There are different types of trust.
There’s the trust we have when we shake hands on a deal — that the new house we’re buying is sound, that the car we’re selling runs well, that we’ll repay the money we borrow, that we will do what we say we will.
There’s the trust we have with our spouses — promises that are personal and private and nobody’s business but our own.
And there’s the trust that citizens place in their governing officials — that the public’s interests must come first, that an official’s actions will be open and above board, that officials will be honest and candid with voters and with one another. And that anything less is unacceptable.
Nebraska’s lieutenant governor broke that trust. As a result, Rick Sheehy’s decision to resign his office was the only proper course of action.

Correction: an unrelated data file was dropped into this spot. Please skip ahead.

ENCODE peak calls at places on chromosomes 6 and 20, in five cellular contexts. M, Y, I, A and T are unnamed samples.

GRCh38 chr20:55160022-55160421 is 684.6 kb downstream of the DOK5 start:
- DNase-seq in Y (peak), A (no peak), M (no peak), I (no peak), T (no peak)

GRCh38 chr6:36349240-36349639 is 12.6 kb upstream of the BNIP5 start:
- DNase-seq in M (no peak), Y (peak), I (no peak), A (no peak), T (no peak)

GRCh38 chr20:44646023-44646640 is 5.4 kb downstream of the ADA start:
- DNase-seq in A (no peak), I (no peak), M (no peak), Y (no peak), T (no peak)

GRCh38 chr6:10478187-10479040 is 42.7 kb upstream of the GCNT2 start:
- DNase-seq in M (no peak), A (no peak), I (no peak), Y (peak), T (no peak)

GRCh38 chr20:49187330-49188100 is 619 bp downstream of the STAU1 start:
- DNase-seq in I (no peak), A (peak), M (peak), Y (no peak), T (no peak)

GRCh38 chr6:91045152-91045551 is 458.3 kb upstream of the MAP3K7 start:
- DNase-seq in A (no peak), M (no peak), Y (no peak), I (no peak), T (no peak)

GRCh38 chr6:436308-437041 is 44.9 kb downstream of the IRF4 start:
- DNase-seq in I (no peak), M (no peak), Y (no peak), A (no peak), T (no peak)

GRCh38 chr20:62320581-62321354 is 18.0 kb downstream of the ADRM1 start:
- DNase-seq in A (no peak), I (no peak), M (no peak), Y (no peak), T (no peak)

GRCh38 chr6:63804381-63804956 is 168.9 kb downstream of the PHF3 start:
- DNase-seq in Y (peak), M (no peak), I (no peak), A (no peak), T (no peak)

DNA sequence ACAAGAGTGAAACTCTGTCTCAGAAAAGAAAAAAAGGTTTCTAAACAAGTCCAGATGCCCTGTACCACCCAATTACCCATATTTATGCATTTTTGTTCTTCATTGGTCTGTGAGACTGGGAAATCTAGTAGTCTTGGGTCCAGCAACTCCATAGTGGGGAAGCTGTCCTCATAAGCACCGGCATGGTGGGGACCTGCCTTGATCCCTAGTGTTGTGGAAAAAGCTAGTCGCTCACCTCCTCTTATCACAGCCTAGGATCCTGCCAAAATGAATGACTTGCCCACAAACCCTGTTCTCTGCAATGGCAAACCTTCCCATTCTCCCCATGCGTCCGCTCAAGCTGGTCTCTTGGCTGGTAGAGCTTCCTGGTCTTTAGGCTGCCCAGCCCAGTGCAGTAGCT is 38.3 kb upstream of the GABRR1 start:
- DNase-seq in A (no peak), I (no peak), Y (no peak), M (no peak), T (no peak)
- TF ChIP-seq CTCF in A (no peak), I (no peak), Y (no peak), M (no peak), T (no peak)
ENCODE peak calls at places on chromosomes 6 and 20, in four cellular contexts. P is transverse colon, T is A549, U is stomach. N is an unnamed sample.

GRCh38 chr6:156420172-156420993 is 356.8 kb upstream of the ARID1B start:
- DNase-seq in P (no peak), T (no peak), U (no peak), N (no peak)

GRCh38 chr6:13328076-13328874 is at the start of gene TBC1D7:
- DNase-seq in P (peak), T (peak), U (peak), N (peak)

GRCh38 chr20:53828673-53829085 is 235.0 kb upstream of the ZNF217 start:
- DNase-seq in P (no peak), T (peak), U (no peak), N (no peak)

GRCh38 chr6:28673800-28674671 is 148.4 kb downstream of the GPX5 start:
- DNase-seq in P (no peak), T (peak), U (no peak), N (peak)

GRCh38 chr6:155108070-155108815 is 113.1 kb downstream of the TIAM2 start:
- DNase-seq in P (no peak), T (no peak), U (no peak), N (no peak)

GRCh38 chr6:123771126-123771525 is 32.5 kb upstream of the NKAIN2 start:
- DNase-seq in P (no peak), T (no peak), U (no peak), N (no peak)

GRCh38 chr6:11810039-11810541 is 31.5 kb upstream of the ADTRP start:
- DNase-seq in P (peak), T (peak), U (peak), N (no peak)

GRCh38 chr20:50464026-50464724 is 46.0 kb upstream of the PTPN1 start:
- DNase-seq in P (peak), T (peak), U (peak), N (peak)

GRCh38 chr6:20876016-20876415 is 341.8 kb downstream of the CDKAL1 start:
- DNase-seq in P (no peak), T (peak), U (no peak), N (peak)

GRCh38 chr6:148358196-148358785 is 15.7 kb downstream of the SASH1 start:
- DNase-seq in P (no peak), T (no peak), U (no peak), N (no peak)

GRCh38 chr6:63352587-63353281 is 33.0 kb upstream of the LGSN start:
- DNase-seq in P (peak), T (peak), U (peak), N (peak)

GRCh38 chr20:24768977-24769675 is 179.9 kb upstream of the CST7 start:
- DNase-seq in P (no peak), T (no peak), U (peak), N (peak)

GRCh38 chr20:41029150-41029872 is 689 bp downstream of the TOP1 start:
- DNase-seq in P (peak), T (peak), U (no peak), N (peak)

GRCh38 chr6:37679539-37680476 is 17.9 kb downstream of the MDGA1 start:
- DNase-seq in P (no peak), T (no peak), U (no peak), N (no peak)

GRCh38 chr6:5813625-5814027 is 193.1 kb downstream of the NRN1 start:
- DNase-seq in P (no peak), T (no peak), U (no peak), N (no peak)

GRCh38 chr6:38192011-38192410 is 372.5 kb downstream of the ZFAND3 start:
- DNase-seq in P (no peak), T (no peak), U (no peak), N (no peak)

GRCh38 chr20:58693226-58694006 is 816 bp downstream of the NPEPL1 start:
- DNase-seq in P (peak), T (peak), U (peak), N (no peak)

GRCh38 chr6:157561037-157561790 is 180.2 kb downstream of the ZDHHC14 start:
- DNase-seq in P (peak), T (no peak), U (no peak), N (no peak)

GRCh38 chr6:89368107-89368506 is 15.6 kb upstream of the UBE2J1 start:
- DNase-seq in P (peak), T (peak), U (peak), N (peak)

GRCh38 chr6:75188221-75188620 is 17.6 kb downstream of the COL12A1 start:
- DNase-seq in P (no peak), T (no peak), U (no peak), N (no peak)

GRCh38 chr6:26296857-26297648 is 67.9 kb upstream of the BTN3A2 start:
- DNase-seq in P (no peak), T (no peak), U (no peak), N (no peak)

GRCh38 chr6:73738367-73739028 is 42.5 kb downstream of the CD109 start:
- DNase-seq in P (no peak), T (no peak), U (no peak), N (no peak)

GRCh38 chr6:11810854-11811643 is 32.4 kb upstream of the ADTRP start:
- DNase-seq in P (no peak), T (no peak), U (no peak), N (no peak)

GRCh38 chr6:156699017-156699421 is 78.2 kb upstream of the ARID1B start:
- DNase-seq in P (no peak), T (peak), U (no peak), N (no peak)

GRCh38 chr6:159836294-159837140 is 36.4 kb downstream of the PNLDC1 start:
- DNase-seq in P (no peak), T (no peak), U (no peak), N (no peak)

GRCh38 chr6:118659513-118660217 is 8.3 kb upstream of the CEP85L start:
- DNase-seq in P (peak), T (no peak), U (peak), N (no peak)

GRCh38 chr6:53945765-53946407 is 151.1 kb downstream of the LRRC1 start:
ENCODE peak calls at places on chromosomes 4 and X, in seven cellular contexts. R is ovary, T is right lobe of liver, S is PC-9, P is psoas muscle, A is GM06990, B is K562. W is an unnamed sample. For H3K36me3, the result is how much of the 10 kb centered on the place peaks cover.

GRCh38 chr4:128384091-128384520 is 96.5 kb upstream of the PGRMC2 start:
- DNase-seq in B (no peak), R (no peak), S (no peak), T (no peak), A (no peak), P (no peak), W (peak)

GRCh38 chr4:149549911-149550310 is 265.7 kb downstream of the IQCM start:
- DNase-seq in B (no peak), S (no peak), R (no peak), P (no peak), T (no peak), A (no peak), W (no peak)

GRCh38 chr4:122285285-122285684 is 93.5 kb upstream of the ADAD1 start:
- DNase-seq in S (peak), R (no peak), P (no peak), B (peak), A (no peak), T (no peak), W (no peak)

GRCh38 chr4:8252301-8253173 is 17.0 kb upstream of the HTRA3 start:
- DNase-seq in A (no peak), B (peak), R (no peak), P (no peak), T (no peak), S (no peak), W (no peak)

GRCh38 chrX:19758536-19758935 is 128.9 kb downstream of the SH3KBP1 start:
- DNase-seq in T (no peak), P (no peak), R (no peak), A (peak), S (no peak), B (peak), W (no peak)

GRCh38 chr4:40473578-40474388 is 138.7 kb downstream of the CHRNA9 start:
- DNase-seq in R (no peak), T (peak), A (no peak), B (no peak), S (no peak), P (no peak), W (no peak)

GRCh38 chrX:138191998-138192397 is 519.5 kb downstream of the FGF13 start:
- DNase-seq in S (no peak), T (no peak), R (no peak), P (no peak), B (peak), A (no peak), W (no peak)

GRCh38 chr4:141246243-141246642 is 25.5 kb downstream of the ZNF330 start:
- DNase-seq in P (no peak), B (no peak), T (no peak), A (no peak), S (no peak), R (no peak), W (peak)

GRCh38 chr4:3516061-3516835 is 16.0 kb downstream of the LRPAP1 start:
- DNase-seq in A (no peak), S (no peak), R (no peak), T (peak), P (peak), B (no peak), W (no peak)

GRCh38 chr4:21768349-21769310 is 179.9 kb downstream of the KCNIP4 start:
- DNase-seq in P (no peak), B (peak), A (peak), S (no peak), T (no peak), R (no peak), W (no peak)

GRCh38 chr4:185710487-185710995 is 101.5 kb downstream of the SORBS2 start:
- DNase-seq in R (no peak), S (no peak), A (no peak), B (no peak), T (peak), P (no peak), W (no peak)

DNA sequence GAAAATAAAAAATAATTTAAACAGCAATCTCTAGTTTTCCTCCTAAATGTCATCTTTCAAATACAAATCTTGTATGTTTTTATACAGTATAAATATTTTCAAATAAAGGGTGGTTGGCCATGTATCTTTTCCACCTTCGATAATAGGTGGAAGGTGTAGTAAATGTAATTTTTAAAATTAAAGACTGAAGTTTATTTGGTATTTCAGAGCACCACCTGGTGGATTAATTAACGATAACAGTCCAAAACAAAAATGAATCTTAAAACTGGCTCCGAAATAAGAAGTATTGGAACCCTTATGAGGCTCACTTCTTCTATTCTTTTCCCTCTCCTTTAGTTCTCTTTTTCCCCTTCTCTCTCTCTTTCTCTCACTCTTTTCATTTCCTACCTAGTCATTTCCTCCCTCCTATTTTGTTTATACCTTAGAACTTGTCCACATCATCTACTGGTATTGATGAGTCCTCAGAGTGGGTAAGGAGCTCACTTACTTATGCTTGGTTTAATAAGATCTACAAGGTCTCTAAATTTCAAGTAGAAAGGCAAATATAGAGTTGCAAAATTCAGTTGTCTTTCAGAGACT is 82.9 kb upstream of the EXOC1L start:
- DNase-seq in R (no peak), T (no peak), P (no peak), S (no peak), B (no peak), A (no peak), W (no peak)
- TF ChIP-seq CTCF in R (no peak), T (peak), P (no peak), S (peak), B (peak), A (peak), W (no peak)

The former Hastings mayor was picked by Gov. Dave Heineman in 2005 to be his No. 2, to preside over the Legislature and fulfill other public duties. It also seemed certain that Sheehy would run for governor himself one day.
But as World-Herald reporting has discovered, Sheehy made some 2,000 late-night calls on his state cellphone, calls to four women other than his wife, calls that sometimes lasted for long periods of time, conduct that went on over four years.
A visibly distressed Heineman announced Saturday that he had accepted Sheehy’s resignation, and the governor summed up the situation clearly: “As public officials, we’re held to a higher standard. Rightly so. That trust was broken, and he resigned.”
Heineman will now look for a replacement. When whoever is chosen shakes the governor’s hand and accepts the post, that person also will be shaking hands with every Nebraskan. The new lieutenant governor will need to remember that he or she is accepting the public’s trust.